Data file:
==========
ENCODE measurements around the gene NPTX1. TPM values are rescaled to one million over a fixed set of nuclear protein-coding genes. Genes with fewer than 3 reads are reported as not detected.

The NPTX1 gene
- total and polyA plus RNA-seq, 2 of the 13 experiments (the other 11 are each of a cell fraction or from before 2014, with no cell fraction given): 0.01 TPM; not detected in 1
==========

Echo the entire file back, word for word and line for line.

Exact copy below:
ENCODE measurements around the gene NPTX1. TPM values are rescaled to one million over a fixed set of nuclear protein-coding genes. Genes with fewer than 3 reads are reported as not detected.

The NPTX1 gene
- total and polyA plus RNA-seq, 2 of the 13 experiments (the other 11 are each of a cell fraction or from before 2014, with no cell fraction given): 0.01 TPM; not detected in 1